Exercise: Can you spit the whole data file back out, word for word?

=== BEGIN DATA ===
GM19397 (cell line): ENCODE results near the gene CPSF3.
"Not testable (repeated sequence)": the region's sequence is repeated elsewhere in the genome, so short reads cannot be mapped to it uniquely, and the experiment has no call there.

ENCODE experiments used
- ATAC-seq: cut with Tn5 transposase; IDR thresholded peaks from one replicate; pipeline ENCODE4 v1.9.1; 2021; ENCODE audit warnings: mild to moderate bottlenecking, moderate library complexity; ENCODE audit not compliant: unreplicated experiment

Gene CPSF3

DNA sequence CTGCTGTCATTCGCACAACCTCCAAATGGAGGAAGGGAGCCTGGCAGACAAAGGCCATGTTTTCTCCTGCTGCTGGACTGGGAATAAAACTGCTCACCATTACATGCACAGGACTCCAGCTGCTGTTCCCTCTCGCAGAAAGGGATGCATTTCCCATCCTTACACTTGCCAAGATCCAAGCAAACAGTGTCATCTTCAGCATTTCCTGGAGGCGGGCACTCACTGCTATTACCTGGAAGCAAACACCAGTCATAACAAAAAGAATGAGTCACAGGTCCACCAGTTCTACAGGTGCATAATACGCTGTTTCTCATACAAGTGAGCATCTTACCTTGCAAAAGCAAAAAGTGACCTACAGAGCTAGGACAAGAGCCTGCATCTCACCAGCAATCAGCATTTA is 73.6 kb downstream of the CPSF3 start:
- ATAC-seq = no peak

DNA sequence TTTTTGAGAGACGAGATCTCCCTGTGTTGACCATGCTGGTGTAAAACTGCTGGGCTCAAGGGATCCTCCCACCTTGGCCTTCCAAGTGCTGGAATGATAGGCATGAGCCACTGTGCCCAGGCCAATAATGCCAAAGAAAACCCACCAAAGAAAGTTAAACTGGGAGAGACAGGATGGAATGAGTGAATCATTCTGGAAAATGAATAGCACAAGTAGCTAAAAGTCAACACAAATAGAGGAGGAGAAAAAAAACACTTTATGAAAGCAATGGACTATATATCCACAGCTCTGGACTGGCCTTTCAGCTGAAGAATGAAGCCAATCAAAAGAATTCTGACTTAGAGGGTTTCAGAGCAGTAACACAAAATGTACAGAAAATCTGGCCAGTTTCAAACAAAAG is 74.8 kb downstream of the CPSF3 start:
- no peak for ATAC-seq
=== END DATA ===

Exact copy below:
GM19397 (cell line): ENCODE results near the gene CPSF3.
"Not testable (repeated sequence)": the region's sequence is repeated elsewhere in the genome, so short reads cannot be mapped to it uniquely, and the experiment has no call there.

ENCODE experiments used
- ATAC-seq: cut with Tn5 transposase; IDR thresholded peaks from one replicate; pipeline ENCODE4 v1.9.1; 2021; ENCODE audit warnings: mild to moderate bottlenecking, moderate library complexity; ENCODE audit not compliant: unreplicated experiment

Gene CPSF3

DNA sequence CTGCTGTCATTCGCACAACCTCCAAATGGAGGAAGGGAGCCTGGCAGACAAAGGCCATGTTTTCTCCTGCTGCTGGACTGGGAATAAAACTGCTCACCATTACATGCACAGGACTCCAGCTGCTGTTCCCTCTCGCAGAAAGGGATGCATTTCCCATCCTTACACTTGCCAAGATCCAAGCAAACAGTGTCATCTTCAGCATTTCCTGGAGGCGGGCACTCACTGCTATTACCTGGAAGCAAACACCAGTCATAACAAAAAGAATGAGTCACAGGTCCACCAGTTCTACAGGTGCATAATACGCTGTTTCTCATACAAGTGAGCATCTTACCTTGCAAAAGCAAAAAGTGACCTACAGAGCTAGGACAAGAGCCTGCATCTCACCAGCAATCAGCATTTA is 73.6 kb downstream of the CPSF3 start:
- ATAC-seq = no peak

DNA sequence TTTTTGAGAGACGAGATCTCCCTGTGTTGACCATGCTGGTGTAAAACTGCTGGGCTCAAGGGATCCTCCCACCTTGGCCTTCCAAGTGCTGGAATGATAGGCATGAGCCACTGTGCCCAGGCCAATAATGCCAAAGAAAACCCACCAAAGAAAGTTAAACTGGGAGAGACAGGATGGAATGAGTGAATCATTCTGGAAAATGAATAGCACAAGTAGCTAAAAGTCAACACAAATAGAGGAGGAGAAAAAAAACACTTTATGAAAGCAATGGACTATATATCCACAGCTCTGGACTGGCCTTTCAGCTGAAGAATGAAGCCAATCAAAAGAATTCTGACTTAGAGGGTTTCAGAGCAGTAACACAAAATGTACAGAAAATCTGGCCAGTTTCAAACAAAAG is 74.8 kb downstream of the CPSF3 start:
- no peak for ATAC-seq